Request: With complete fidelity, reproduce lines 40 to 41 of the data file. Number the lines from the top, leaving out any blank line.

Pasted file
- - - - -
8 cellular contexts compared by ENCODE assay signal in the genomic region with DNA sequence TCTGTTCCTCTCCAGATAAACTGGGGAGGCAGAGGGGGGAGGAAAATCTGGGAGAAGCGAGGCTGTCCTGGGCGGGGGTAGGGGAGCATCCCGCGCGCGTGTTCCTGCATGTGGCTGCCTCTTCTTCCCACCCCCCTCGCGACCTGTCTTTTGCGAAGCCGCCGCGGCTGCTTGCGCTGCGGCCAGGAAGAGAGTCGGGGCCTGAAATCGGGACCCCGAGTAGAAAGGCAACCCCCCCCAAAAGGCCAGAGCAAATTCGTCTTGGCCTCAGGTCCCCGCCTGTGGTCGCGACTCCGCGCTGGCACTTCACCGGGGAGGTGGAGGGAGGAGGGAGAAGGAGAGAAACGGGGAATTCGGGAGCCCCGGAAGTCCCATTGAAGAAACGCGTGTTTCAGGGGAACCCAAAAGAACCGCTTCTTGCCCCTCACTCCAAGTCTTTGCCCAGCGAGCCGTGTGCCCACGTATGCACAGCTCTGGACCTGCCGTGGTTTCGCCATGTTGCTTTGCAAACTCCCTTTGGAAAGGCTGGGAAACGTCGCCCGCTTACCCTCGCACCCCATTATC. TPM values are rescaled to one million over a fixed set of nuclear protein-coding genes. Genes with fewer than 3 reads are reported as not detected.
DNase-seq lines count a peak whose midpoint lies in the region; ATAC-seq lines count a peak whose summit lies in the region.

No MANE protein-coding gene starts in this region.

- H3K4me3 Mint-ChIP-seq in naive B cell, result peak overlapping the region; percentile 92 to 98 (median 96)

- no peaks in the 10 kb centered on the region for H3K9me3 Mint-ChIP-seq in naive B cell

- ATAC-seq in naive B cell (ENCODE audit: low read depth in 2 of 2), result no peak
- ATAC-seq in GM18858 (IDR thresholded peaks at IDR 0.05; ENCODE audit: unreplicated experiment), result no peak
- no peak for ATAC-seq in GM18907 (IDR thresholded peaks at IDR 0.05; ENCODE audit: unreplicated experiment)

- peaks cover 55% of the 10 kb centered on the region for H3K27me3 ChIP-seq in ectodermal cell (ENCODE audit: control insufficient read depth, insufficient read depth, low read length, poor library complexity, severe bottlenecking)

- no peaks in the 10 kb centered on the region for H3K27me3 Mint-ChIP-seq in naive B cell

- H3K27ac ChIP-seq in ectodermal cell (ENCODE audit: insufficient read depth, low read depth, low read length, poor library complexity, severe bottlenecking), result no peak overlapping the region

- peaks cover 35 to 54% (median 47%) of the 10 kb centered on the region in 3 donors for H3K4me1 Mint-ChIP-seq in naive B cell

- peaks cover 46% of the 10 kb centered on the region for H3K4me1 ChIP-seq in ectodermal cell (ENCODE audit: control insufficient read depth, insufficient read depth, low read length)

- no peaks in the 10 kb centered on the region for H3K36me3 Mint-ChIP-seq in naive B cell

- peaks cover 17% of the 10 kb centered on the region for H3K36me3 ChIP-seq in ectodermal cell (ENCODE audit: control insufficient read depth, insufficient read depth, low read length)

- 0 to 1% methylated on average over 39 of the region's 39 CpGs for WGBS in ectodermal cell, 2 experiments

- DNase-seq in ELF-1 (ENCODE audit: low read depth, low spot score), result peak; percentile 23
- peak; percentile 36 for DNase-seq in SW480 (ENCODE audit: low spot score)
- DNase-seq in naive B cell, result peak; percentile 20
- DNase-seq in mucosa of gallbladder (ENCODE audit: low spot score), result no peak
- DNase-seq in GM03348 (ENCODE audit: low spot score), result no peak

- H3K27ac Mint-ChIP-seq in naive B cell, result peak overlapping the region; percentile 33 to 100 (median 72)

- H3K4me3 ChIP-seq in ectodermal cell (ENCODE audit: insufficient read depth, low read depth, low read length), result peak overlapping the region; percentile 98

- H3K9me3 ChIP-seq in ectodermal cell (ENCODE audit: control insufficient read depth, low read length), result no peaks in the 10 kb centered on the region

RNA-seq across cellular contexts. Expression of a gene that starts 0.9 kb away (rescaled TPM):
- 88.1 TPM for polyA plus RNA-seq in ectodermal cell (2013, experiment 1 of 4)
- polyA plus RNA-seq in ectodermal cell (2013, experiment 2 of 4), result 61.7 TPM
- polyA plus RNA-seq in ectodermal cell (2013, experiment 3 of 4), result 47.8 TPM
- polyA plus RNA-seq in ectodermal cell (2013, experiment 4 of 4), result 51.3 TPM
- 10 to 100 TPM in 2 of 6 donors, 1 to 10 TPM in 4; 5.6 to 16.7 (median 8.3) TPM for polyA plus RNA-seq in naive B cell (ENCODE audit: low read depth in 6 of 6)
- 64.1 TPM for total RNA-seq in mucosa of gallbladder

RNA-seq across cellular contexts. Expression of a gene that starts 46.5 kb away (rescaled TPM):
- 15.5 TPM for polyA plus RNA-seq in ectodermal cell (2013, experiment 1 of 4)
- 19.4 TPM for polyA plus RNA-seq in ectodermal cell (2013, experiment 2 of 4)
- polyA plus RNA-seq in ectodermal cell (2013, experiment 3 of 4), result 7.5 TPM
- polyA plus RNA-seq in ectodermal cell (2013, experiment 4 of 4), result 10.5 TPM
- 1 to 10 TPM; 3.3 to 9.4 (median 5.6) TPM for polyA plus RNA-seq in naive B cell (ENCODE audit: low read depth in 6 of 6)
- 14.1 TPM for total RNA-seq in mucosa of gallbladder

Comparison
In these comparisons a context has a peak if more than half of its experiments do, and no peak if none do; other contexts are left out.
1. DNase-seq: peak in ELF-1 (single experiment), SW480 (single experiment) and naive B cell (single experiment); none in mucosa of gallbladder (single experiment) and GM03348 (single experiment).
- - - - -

In these comparisons a context has a peak if more than half of its experiments do, and no peak if none do; other contexts are left out.
1. DNase-seq: peak in ELF-1 (single experiment), SW480 (single experiment) and naive B cell (single experiment); none in mucosa of gallbladder (single experiment) and GM03348 (single experiment).